Series contains cameras that use film to capture moving images for display. While still image cameras expose one image at a time on photographic film, motion picture cameras take a series of images (or frames) on long strips of film that are then played back using a projector. The speed at which the film is projected matches that which it was taken, a speed (or frame rate) of 24 frames per second was long the standard in the motion picture industry, and is enough to appear to the human eye as motion and not simply a string of still images. Most of the cameras in this series are for amateur or "home movie" use.

To browse the individual items in this series, click on the "View the list" link under the "File and item records are available for this series" title (to the right of the page).

Video cameras

Series contains hand-held, shoulder-mounted, or structurally-attached cameras that use electronic components to record moving images and sound. Most items in this series are for home use. For cameras that record moving images using digital components, see the Digital and Pre-digital cameras series.

To browse the individual items in this series, click on the "View the list" link under the "File and item records are available for this series" title (to the right of the page).

Weisblatt, Betty

Stereoscope Viewers

Series contains stereoscopic viewers, photographic images, and emphera. This includes a wide range of stereoscopes and three-dimensional viewers. Stereoscopes are devices used to view two mounted identical images as a single three-dimensional photograph commonly referred to as stereographs or stereoviews.

The first lens-based, portable stereoscopes were invented by Sir David Brewster in 1849 and presented at Crystal Palace during the London Great Exhibition between 1850 to 1851. Until a decade later when Oliver Wendell Holmes' adaptation of the Brewster stereoscope became the model for all later editions of stereoviewers during the 19th century. Holmes left his invention unpatented. This allowed other manufactures such as H.C. White, Underwood & Underwood and Keystone Viewing Company to mimic his design and increase production of stereoscopes and stereoviews. Ultimately, Holmes' decision would increase production and purchase of his invention.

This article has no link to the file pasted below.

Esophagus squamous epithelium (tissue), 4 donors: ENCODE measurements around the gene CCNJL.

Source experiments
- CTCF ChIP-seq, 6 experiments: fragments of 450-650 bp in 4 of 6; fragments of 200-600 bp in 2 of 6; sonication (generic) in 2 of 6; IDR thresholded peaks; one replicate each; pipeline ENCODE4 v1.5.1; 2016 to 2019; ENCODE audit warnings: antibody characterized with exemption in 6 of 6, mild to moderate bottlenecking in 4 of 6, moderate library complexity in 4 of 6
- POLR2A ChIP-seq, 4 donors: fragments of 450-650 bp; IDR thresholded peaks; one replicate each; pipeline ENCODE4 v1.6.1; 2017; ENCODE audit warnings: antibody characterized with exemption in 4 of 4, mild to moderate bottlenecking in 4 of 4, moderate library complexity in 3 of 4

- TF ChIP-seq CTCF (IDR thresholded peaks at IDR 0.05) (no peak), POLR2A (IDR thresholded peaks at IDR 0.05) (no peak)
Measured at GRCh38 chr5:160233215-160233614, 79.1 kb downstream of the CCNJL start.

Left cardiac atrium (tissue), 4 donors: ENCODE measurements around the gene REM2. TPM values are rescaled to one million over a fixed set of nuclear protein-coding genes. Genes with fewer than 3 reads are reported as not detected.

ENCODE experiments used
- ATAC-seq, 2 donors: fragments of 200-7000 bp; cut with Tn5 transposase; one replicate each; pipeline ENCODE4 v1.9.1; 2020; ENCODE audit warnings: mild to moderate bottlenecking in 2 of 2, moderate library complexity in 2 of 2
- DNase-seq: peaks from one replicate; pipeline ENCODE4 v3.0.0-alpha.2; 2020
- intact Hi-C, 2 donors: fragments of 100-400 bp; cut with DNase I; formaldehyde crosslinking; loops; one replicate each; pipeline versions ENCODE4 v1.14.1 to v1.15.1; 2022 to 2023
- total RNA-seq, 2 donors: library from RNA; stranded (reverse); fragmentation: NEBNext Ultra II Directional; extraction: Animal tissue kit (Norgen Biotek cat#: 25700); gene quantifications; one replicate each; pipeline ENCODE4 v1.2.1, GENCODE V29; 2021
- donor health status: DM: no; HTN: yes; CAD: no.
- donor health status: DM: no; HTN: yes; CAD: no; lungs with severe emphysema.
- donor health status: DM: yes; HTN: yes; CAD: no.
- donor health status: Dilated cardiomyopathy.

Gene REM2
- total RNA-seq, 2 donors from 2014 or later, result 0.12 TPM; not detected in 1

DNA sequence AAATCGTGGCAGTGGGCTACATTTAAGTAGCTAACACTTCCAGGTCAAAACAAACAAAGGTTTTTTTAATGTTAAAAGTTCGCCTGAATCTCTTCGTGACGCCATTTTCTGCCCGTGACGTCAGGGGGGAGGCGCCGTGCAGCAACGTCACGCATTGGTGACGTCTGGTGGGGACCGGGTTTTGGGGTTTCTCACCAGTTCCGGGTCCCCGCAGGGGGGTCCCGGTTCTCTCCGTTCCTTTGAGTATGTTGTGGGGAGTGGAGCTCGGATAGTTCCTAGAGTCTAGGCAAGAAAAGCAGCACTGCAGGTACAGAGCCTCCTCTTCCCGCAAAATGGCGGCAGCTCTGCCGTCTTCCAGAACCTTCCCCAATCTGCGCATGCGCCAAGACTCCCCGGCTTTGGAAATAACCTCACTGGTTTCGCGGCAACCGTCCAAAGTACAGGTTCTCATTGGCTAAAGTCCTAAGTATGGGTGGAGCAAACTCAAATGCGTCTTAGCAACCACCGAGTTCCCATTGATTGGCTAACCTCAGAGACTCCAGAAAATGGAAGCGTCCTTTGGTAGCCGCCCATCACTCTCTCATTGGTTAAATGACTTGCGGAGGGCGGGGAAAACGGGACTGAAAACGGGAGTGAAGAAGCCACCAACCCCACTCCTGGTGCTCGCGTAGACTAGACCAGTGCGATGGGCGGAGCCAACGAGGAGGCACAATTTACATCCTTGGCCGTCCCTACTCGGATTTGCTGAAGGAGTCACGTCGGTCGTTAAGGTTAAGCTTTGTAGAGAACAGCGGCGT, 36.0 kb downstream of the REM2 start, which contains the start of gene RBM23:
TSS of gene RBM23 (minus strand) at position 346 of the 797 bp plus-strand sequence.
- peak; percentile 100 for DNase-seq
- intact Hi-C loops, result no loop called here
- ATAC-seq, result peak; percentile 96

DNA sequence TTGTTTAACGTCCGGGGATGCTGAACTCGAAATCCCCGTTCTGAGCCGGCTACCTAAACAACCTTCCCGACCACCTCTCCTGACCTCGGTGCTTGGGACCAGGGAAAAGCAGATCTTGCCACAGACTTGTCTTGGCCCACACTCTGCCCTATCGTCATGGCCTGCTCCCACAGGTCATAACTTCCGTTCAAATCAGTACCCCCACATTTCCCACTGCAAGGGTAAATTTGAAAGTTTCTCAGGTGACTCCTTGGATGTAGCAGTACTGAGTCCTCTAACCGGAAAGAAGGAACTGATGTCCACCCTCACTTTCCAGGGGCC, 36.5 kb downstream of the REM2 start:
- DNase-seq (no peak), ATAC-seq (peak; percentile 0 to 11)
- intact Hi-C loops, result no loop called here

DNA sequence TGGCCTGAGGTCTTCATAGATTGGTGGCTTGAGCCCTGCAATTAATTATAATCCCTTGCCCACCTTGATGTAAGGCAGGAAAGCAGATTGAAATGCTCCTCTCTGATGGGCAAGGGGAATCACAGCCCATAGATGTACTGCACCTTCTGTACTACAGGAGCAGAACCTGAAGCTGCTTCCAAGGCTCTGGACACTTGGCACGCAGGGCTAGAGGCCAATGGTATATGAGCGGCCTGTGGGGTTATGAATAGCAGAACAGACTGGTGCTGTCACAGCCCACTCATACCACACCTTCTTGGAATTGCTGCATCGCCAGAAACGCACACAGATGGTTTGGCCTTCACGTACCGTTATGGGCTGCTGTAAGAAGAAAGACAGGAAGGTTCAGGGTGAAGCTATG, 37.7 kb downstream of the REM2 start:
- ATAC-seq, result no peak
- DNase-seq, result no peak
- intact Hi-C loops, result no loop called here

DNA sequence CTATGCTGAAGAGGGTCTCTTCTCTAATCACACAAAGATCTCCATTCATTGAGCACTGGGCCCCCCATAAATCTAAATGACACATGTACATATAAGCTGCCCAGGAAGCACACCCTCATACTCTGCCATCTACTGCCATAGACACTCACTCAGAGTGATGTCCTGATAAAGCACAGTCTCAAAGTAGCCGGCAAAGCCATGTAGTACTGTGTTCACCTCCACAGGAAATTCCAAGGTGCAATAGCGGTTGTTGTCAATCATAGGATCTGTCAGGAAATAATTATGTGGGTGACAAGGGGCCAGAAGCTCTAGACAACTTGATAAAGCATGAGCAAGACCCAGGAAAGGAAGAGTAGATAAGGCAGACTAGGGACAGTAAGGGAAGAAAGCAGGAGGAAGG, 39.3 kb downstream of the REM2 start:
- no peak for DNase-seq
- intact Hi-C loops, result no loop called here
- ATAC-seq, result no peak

Stereoscopes and stereo ephemera were meant for educational and entertainment purposes. Designs ranged from various materials like wood and aluminium, stereoscopes also had a large array of shapes and sizes from hand held to table top.

Following the 20th century, three-dimensional viewers became extremely popular. Some major manufactures such as GAF, Sawyer's View-Master and Tru-View produced iconic viewers made from metal, bakelite and other plastics. Originally, viewers and viewer emphera were developed for educational purposes but eventually became marketed as children's entertainment. Unlike stereoscopic viewers that could only look at single card stereoviews, three-dimensional viewers typically rotated black and white or colour transparency reels or multiview cards. Many original companies such as Sawyer's and GAF merged together but maintained the "View-Master" name. In 1989, the view-master brand was sold to Tycho until 1997 when Mattel and Tyco joined together. Now, view-masters are produced under the Fisher-Price title. View-masters were made from various materials and sizes. Some editions included built-in back lighting and sound recordings.

Stereoscopic Cameras

Series consists of 17 cameras designed to take identical images of the same subject from two lenses, approximately 2.5 inches apart or the same distance between human eyes. Cameras are able to make stereo pairs or single images. Cameras in this series range between ca.1850 and ca.1996.